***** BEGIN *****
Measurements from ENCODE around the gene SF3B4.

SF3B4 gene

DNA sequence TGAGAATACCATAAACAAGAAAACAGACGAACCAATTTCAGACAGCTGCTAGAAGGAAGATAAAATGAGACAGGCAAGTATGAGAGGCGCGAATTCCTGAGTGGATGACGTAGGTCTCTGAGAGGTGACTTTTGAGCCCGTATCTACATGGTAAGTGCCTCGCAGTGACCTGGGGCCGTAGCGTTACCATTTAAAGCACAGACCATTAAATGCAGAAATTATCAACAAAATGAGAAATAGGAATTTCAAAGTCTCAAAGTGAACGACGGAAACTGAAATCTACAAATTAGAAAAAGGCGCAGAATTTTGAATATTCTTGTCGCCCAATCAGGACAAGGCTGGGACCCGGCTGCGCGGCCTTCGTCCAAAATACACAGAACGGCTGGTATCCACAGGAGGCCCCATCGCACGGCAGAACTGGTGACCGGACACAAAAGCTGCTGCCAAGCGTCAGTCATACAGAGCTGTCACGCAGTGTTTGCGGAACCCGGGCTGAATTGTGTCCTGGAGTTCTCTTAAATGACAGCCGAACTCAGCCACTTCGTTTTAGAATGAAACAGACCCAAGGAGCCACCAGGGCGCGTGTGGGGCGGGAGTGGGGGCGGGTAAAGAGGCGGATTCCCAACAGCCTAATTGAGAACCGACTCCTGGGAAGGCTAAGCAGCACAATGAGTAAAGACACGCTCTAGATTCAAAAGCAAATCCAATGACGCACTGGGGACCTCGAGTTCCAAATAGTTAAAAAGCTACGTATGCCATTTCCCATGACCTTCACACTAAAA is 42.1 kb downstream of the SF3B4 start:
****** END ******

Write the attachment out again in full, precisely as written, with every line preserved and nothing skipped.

Measurements from ENCODE around the gene SF3B4.

SF3B4 gene

DNA sequence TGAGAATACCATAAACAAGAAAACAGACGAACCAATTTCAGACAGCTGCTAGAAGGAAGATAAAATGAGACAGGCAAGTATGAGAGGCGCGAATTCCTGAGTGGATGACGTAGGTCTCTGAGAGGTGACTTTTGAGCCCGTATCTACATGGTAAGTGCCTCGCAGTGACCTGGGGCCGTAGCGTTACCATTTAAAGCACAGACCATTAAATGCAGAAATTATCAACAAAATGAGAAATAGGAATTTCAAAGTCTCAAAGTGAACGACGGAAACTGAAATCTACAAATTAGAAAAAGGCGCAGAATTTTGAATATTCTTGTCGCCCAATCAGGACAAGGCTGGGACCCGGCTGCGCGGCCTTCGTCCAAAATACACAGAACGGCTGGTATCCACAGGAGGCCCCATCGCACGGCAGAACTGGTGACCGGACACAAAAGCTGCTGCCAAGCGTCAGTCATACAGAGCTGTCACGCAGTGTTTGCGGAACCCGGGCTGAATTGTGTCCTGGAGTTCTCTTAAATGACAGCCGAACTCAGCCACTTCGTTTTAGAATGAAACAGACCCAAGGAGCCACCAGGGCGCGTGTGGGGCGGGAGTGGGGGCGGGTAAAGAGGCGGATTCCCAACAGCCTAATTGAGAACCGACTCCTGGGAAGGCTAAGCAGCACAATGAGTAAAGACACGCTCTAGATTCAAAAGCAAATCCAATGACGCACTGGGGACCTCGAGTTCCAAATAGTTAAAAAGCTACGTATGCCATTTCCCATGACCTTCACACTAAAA is 42.1 kb downstream of the SF3B4 start: